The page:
I think that getting the leaves to come to a point is usually resolved by the way the leaf is pulled out and the addition of the corn syrup - or I hear gel, to the icing.
I had a good chuckle at Ladycakes' solution - which we all know is cheating, bad Ladycakes, haha! Seriously, though, it works and when the icing isn't cooperating, we all do it - we dip and pinch. I sometimes find I need to do it for the points on royal icing lilies. Seems to be an issue of humidity and royal icing having a mind of its own some days!
Hugs, Squirrelly Cakes

GrandmaSweetiePie Posted 9 Oct 2004 , 12:26am
post #9 of

Thanks for all the info on roses. I will try the piping gel. Try using tip 352 for leaves. It works great.

Grandma Sweetie Pie

ameena Posted 9 Oct 2004 , 2:32pm
Quote:
Originally Posted by SquirrellyCakes

I think that getting the leaves to come to a point is usually resolved by the way the leaf is pulled out and the addition of the corn syrup - or I hear gel, to the icing.




I agree with SquirrellyCakes. When making leaves, the icing must be piped out really slow. I use piping gel in mine. It could be that your icing is not thin enough.

SquirrellyCakes Posted 10 Oct 2004 , 12:26am

I think with decorating we all have something or some area that presents a challenge. You can have difficulty with one thing for years, and then one day, when the conditions are right - well it works. The trick is to try to re-create that same situation again, haha!
Don't know if you are still taking courses or have access to someone or a shop where you can bring in your icing and your tips that are giving you issues and just show this person. Sometimes it is just a question of a slightly different angle or pull technique - or your icing consistency and then magically it works out. It is like somebody turned the switch and the lightbulb goes on suddenly. Then once you get it working for you, well heck, you could probably make the roses and leave out of mud, if you had to.
And please don't let it get you down. You may notice that some people stick a lot to certain techniques or borders or flowers or styles and there is a good reason for it. Most people do what they are good at.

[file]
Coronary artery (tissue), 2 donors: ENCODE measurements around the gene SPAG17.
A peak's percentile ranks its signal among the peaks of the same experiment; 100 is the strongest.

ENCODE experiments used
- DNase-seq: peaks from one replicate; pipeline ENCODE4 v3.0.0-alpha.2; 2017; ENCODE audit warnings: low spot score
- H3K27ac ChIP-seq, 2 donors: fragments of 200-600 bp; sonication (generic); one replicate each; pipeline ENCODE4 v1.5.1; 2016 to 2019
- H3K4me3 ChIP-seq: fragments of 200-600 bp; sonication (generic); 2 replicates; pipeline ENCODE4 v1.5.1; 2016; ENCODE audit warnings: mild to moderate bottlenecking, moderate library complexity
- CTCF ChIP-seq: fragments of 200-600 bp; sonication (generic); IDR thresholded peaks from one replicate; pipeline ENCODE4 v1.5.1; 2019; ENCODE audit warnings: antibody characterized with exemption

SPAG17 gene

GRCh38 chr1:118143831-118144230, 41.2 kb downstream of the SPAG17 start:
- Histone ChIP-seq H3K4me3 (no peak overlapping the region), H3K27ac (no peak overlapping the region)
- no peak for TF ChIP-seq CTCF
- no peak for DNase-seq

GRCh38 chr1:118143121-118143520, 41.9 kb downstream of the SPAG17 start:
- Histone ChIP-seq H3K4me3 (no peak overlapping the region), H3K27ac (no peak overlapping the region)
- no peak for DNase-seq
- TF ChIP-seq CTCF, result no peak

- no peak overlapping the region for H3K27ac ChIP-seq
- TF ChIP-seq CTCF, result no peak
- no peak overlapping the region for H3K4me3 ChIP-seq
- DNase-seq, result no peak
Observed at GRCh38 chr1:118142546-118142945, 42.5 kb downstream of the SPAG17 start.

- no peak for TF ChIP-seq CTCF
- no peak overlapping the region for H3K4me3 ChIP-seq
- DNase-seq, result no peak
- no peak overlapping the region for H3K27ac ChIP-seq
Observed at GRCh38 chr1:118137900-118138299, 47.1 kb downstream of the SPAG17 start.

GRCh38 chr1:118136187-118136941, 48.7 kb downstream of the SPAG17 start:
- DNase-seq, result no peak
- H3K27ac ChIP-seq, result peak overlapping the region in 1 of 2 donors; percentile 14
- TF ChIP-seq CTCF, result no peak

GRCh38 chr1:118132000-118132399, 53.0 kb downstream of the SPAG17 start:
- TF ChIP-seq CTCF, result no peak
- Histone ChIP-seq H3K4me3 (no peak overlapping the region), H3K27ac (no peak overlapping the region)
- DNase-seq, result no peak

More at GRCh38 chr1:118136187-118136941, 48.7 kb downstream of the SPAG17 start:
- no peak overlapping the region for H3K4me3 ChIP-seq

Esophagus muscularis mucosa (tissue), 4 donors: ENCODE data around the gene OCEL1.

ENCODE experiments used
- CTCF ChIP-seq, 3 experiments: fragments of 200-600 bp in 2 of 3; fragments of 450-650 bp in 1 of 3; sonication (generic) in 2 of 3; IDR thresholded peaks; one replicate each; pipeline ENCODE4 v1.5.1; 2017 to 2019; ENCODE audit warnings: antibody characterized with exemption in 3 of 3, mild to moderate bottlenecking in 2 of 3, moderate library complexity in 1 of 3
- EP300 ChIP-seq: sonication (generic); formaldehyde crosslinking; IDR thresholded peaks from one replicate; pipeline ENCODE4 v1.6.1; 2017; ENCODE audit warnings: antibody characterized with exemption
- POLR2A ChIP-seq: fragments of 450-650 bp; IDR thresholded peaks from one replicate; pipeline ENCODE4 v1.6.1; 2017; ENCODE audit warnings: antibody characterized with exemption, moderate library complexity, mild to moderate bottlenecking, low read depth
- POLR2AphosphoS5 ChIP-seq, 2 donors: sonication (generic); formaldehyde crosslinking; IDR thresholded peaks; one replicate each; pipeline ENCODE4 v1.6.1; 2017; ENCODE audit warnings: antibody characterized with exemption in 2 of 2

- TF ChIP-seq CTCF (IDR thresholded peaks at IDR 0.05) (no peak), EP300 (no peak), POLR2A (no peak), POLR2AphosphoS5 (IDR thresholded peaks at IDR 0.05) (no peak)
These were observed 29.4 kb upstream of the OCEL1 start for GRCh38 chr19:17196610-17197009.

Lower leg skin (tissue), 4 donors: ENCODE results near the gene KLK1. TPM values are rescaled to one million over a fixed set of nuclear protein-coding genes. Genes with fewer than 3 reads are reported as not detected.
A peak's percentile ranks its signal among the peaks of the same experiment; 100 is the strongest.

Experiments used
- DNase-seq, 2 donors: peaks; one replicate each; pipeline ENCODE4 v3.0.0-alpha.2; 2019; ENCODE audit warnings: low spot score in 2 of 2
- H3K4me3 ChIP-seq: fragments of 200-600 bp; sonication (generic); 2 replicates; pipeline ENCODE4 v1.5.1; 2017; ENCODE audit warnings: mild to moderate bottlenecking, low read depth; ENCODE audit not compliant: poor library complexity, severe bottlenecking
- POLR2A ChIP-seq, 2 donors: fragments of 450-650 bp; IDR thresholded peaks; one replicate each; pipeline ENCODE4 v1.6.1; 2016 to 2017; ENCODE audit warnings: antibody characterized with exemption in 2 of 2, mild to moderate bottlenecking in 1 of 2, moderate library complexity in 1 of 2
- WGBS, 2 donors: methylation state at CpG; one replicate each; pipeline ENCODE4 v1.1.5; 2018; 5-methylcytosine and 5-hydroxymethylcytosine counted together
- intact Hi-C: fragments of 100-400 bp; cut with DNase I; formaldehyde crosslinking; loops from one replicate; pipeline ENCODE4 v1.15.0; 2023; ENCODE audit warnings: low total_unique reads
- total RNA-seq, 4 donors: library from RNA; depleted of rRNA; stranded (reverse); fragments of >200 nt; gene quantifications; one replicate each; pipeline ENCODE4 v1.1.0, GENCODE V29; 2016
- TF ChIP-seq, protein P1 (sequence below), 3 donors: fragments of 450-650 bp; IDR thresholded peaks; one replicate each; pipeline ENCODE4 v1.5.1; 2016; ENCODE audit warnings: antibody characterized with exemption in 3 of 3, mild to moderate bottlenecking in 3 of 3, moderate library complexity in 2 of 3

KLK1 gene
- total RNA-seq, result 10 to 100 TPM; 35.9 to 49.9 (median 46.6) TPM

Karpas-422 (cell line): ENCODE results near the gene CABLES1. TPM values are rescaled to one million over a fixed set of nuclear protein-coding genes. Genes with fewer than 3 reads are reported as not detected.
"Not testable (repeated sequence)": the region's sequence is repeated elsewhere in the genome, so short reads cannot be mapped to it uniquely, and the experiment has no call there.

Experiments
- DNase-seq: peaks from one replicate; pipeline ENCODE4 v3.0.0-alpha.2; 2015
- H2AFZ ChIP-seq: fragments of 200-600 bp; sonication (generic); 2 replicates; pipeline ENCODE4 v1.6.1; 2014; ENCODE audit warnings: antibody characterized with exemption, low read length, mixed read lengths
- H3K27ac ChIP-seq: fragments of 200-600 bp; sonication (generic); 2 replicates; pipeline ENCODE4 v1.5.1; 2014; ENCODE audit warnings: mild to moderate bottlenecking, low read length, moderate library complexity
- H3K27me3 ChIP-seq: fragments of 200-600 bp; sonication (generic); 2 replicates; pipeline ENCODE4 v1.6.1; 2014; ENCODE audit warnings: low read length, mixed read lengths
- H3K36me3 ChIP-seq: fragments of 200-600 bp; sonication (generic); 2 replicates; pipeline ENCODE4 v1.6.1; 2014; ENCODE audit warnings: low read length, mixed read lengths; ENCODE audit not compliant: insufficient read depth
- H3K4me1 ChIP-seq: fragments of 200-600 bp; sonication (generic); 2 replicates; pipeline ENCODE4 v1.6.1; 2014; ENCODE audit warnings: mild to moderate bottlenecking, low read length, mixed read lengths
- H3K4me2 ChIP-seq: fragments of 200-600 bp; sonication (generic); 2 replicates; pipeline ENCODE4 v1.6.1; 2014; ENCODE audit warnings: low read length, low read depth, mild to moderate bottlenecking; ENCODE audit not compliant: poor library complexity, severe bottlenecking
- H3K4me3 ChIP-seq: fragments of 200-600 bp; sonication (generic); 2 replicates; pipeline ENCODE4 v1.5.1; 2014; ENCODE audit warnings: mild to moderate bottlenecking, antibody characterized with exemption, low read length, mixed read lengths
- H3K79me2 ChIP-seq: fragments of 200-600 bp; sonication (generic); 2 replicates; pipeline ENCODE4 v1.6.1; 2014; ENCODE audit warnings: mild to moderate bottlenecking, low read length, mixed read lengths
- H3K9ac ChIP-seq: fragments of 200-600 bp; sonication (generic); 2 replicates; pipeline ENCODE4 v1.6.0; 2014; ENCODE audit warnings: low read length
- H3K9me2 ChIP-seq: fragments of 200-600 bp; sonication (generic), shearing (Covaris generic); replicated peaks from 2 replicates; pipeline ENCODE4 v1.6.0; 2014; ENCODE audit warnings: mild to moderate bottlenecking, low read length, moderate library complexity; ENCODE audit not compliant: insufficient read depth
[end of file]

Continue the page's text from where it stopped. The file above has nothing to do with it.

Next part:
If it is a real source of frustration for you, may I suggest you give fondant or gumpaste roses and leaves and other flowers a try - if you haven't yet. You can get an amazingly perfect rose or leave, first try. Sure, they can be improved on and there are little tricks, but I remember one lady on the Wilton site getting really frustrated with buttercream roses. I suggested she give the fondant ones a try, and they gave her such a wonderful burst of confidence.
And like Ladycakes said, you can smooth out those edges when you have to.
Hugs, Squirrelly

Cakeasyoulikeit Posted 16 Oct 2004 , 7:47pm

Thanks everyone. I took a non-wilton class about 13 years ago in another state, but we do have a Michael's near us. I make a lot of flowers other than roses and usually just major on those, but since I am trying to get into wedding cakes, I want to get this rose thing figured out. I love the 349 and 352 tips, but would like to be able to use the 66-69 leaves sometimes. I think my icing has probably been too thick and I wasn't moving slow enough. Food for thought! Thanks again!

Quote by @%username% on %date%

%body%